Welcome to my world and beyond...

A collection of snippets of the books I write and, occasionally, my life and the things that inspire my writing...

Wednesday, August 3, 2011

Censored: Cusswords, the Profane, Vulgar or Downright Base.

As a writer, I am often confronted by the choice to add the "bad" words, or not to add them.  In the real world, I occasionally use them.  I do take my audience and the situation-- professional or casual for instance, into consideration. 

Of late, I have read several discussions about Young Adult fiction and the language it contains.  I think it is a whole other question, though, when we consider books for adults.

I take my approach in the written world, just like in the real world, and consider the target audience and my characters, then determine just how potty mouth they will be. 

I ask this question: Does it serve a purpose? Does it lend believability to the story, or make the character more alive to the reader?  Otherwise, I can leave it out; profanity for the sake of profanity  doesn't work in my writing.  But, I also think of the opinion shared by a good friend and University professor, Cemil Tarhan, that there are times when  profanity is called for; times when it affirms the authenticity of the moment, conveys the harshness of the exchange or thought, truly brings home the anger, incredulity, or even humor in your character's situation.

There are times when no other word suffices, and if you omit the profane, or substitute a lily-white word, your written work is diminished by the censorship you inflict on your story.

There are a couple words that I just don't use when I write. A personal preference? Perhaps. But, mainstream fiction is full of bestsellers whose authors had no such hesitation. 

Let me say here, on my facebook profile, it does list "truckdriver" as  one of the languages I speak...even so, I am keenly aware of context when using  base language in a story.  Sometimes, even though a word might be anatomically correct, it taints my opinion of a story--even my opinion of an author.  And there are times that base words fit. An example of what I mean--Audrey Niffenegger writing in The Time Traveler's Wife  her protagonist after giving birth "...and my cunt hurt."  A book that I thought was pretty good, but would much prefer she had used another term, and have wondered why she made the word choice she did.  After speaking to others, I realize that my reaction to her choosing to use that particular word is not an isolated case.  It has tainted my opinion of her and might even affect my future Niffenegger book purchases.  BUT...in Sarah Gruen's Water For Elephants, when the protagonist said the word, "fuck", it fit, it worked.  I thought it was critical to conveying the emotion of the moment.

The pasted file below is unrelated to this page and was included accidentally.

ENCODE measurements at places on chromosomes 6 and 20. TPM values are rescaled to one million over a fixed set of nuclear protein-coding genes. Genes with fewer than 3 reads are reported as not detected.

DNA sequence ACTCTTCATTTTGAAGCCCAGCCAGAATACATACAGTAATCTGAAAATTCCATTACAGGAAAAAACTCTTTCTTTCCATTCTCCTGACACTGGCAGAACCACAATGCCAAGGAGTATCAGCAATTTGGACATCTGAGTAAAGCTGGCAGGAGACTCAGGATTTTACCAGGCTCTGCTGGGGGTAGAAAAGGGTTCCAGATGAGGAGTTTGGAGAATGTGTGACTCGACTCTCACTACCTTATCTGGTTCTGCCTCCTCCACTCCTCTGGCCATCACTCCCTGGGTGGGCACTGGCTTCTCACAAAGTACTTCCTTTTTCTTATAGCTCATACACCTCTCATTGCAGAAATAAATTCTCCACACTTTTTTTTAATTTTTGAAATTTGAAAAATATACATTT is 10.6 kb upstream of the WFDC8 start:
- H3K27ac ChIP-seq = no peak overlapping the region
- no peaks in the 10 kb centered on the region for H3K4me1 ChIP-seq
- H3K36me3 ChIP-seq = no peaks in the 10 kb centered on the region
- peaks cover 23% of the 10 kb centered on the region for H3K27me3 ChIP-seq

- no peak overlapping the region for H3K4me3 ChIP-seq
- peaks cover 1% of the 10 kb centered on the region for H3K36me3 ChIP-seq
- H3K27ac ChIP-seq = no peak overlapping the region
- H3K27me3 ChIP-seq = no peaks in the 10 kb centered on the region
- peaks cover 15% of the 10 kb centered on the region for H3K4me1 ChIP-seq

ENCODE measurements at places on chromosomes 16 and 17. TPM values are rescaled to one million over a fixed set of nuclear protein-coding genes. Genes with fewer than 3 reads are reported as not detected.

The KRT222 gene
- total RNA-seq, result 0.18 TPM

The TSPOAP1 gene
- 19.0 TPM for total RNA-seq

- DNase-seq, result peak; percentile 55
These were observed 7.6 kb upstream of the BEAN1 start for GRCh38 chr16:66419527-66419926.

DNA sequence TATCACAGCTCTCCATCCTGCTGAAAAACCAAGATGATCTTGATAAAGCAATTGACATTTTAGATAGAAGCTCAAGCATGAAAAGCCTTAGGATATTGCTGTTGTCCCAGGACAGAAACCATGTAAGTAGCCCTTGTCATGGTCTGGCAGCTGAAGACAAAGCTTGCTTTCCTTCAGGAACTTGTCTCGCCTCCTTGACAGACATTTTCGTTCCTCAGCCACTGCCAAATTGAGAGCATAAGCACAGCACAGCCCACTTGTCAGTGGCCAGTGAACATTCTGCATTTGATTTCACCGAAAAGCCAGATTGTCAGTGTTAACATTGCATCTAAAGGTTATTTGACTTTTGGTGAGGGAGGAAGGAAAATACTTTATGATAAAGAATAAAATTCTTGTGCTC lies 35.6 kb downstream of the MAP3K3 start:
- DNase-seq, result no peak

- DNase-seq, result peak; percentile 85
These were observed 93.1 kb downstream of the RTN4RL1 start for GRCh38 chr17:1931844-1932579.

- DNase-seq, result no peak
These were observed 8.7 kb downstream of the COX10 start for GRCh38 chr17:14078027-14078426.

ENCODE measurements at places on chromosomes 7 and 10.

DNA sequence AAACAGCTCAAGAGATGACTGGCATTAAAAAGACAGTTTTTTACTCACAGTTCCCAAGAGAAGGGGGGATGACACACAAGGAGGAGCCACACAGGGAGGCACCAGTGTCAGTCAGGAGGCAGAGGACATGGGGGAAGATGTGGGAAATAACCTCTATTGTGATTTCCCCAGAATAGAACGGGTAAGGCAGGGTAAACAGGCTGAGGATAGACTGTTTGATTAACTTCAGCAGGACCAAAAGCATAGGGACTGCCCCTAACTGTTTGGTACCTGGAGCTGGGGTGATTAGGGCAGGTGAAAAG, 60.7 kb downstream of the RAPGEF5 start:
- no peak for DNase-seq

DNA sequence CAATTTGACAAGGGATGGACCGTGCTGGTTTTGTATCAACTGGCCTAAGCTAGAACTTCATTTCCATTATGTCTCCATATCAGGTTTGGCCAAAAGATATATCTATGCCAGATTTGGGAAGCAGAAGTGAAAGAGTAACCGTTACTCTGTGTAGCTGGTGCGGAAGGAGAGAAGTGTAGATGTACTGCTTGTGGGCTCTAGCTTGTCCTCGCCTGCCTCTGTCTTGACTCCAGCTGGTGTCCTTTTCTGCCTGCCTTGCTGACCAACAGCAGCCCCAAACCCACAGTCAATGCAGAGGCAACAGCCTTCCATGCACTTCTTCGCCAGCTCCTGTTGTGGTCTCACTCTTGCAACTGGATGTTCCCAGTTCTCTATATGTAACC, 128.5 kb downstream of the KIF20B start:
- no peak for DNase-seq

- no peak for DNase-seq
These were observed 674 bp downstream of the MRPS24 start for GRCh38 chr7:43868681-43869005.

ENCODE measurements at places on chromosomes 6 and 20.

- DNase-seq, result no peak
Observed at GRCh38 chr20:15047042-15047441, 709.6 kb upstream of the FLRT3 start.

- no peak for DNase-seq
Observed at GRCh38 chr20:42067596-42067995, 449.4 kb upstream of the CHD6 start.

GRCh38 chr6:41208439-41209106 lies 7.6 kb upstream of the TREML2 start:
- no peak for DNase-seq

I don't think that there is a formula, or a rule of any type to determine word choice. For me, it  comes back to knowing your target audience, and what will be well-received.  And working toward an  impression readers take away from your work--either leaving them with a zeal to read more, or driving them away.

But, <smiling> if any of you have rules by which you govern profanity in your writing, please share.  I never stop trying to learn.

If you  have an opinion-- supporting or counter to my own expressed here, please share your thoughts.